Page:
Bishop Marshall's Coat of Arms


Each bishop has his own coat of arms that bears his episcopal motto and symbols that have some personal significance. The coat of arms is used on documents and letterhead and other items pertaining to that bishop.

Arms impaled, in the dexter: Gules, a cross throughout between four bells all Argent, overall at the center point, a crescent checky Sable and Or. (Diocese of Alexandria); in the sinister: Azure a Latin cross issuant from three steps in base below a barrulet wavy all Argent; on a chief wavy Gules between two pine cones Or a mullet of five points Argent. (Bishop Marshall). The achievement is ensigned with an episcopal cross Or behind the shield and a bishop’s galero Vert cords and twelve tassels disposed in three rows of one, two and three all Vert. On a scroll below the shield the motto: “Live Jesus In Our Hearts.”

The personal coat of arms assumed by Bishop Marshall combines symbols that are meaningful to him reflecting his life and priestly ministry.

The coat of arms of the Diocese of Alexandria was adopted in 1933 by Bishop Daniel Desmond and designed by heraldist Pierre de Chaignon la Rose. The red background represents the Red River which runs through the city. The silver (white) cross stands for the Christian faith and is surrounded by four bells borrowed from the ancient See of Alexandria, Egypt for which the city that is the seat of the diocese is named. Over all of this is a crescent divided into gold (yellow) and black checks. This is borrowed from the Spanish arms for the family “Xavier” and serves as an allusion to St. Francis Xavier, the titular patron of the cathedral church.

Bishop Marshall’s arms depict a blue background with a silver (white) Cross of Calvary. This type of cross is depicted as a Latin cross (the lower arm being longer than the other three) atop three gradings or steps. Both the background color and the cross are derived from the coat of arms associated with the name “Martin” in Ireland. This was the bishop’s mother’s maiden name and is used to honor his family heritage. The lower portion of the field is divided from the upper third called a “chief” by a narrow silver (white) wavy line. This wavy line represents the Mississippi River near to which the bishop has lived for most of his life. In addition, a symbol of the Mississippi River is included in the coat of arms of the Diocese of Memphis in which the bishop served as a priest prior to becoming a bishop.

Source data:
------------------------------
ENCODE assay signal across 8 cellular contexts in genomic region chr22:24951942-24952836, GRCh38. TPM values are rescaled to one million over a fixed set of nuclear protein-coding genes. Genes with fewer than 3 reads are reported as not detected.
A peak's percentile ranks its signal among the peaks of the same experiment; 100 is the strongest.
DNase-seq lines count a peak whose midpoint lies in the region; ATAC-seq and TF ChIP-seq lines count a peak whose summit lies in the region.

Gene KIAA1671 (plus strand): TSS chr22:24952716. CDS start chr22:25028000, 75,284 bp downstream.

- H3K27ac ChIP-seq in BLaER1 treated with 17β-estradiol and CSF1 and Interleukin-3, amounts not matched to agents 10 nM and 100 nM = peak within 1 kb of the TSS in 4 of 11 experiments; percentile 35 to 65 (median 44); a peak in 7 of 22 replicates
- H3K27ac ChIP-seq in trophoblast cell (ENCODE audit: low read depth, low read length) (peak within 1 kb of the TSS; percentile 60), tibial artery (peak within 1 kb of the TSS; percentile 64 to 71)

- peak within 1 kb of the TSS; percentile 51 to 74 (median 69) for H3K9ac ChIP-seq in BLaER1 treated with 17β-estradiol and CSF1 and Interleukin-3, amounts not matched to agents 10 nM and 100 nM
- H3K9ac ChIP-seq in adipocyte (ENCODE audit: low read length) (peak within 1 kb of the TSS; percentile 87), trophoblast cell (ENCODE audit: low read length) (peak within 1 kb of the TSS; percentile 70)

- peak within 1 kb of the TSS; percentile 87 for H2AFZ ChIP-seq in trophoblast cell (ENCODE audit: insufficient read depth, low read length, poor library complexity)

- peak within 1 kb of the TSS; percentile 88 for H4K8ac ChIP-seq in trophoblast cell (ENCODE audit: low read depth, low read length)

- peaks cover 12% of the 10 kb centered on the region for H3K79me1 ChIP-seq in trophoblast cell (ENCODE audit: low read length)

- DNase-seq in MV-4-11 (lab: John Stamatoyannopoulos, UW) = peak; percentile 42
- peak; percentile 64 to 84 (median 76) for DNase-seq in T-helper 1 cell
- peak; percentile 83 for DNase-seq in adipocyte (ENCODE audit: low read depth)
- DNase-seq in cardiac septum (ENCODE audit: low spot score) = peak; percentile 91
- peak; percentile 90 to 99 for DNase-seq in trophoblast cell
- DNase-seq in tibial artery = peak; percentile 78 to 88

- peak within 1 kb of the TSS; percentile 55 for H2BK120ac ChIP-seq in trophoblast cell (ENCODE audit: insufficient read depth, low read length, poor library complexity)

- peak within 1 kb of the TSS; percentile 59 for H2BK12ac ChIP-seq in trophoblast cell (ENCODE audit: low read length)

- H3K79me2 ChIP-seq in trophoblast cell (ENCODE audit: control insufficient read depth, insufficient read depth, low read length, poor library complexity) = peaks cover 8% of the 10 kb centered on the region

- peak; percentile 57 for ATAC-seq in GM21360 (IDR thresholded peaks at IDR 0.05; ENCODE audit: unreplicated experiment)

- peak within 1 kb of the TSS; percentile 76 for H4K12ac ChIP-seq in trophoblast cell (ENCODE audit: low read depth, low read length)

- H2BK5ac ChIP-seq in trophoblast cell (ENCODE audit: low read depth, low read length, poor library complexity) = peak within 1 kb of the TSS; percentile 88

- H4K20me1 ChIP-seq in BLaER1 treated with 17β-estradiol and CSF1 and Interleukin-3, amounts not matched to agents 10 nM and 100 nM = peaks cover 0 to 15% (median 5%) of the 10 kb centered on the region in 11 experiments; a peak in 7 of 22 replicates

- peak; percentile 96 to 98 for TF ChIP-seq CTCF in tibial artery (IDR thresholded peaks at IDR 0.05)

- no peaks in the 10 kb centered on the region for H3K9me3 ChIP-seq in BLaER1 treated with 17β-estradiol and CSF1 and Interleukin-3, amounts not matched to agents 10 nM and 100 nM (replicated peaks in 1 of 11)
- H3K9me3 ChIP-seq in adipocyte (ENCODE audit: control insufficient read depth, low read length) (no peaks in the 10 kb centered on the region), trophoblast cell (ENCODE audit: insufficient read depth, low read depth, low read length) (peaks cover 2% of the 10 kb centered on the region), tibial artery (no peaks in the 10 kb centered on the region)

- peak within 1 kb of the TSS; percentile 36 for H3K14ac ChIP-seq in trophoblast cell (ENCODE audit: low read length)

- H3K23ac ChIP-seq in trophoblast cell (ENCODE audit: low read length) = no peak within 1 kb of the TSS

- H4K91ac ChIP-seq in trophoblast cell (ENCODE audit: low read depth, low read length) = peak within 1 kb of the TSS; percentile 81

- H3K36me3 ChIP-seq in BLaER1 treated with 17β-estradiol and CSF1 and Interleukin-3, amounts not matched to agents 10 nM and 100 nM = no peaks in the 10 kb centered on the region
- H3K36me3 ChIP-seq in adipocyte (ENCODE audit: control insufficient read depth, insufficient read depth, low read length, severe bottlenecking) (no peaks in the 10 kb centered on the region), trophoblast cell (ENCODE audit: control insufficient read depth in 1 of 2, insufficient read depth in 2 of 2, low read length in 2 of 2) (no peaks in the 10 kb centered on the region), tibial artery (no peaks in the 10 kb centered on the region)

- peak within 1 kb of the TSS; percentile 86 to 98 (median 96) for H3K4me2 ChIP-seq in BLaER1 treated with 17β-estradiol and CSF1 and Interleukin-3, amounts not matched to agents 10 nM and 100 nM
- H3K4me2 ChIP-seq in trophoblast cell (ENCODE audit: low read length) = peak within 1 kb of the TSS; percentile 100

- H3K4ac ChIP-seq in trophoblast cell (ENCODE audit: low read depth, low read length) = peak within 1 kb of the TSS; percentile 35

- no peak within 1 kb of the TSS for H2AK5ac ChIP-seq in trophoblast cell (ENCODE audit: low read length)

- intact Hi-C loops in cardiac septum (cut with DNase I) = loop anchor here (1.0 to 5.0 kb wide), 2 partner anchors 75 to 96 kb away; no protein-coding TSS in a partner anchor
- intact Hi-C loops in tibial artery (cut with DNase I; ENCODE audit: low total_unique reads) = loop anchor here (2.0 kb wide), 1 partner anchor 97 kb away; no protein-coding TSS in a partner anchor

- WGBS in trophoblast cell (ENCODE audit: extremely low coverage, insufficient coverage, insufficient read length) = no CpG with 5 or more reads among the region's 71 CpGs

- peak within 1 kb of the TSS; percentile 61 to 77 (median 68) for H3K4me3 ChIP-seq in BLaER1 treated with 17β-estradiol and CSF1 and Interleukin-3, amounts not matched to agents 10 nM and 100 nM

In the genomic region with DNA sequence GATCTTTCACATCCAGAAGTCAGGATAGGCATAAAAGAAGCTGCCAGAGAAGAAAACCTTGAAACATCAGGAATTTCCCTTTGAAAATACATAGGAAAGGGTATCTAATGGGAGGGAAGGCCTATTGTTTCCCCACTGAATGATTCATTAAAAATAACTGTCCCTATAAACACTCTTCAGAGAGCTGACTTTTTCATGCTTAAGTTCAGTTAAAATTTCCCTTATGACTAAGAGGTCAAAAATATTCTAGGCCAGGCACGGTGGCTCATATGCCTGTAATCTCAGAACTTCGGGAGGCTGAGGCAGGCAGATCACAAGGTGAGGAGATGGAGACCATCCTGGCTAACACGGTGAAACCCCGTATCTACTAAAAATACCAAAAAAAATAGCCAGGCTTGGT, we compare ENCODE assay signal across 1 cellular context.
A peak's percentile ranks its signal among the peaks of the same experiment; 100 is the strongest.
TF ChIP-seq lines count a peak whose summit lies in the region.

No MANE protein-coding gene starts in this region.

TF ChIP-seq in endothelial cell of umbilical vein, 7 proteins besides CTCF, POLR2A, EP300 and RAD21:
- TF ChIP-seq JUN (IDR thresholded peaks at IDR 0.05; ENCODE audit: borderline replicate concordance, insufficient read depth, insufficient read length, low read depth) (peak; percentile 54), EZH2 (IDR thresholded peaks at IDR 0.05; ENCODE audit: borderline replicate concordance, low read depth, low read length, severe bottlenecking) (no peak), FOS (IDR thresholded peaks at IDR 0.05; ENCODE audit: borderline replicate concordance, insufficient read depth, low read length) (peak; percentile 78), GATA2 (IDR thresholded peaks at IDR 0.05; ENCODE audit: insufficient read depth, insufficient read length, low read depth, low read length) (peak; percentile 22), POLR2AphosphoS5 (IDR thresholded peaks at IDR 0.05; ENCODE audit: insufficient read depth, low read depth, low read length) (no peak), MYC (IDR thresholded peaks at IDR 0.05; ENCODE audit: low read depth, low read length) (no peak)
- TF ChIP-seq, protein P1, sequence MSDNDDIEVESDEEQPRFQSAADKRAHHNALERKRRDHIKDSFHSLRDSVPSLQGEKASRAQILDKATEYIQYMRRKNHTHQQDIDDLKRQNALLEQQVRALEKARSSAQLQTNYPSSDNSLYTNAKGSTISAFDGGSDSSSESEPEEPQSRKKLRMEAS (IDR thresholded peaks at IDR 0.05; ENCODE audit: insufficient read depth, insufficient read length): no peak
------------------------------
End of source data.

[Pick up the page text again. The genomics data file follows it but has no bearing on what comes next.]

On the red background of the chief are a single silver (white) five-pointed star between two gold (yellow) pine cones. The star comes from the emblem of the DeLaSalle Christian Brothers who educated the bishop both in his high school and college years as well as educating his father and uncles. That Religious Community of men had a profound and lasting impact on not only the bishop’s education but also on his spiritual life and journey and on the lives of his family. The red background and pine cones are borrowed from the coat of arms of the bishop’s patron saint, St. Robert Bellarmine.

The motto below the shield is, “Live Jesus In Our Hearts” from a prayer attributed to St. John Baptist de La Salle (1651-1719), founder of the Institute of the Brothers of the Christian Schools and patron saint of teachers of youth. The prayer is used multiple times each day in LaSallian schools throughout the world, most frequently in dialog. The leader says, “Live Jesus in our hearts,” and the students respond, “Forever!”

The shield is also ensigned with those external ornaments that indicate the bearer is a bishop. The gold (yellow) cross is placed vertically behind and extending above and below the shield. This is often mistakenly thought to be a processional cross like those used in liturgical processions. However, in former times archbishops, and later all bishops, had a cross mounted on a staff carried immediately in front of them while in procession or on solemn occasions. This cross was a symbol of their rank as bishop. While such an episcopal cross is no longer used practically it has been retained heraldically. In fact, there are other clerics who make use of the ecclesiastical hat with its many tassels but the one true heraldic emblem of a bishop, and the only essential one, is the episcopal cross placed behind the shield.

Above the shield is the ecclesiastical hat, called a galero which, in heraldry, replaces the martial helmet, mantling and crest. “The hat with six pendant tassels (green, purple or black) on each side is universally considered in heraldry as the sign of prelacy. It, therefore, pertains to all who are actually prelates.” (Heim, Bruno B., Heraldry in the Catholic Church 1978, page 114) The galero is green with green cords pendant from it and twelve green tassels arranged in a pyramid shape on either side of the shield. At one time in history bishops and archbishops wore green before adopting the more Roman purple we see today. In heraldry the green hat and tassels was retained for prelates with the rank of bishop according to the Instruction of the Secretariat of State, “Ut Sive” of March, 1969.

The armorial bearings of Bishop Marshall were designed, blazoned and rendered by the Rev. Guy Selvester a priest of the Diocese of Metuchen, New Jersey.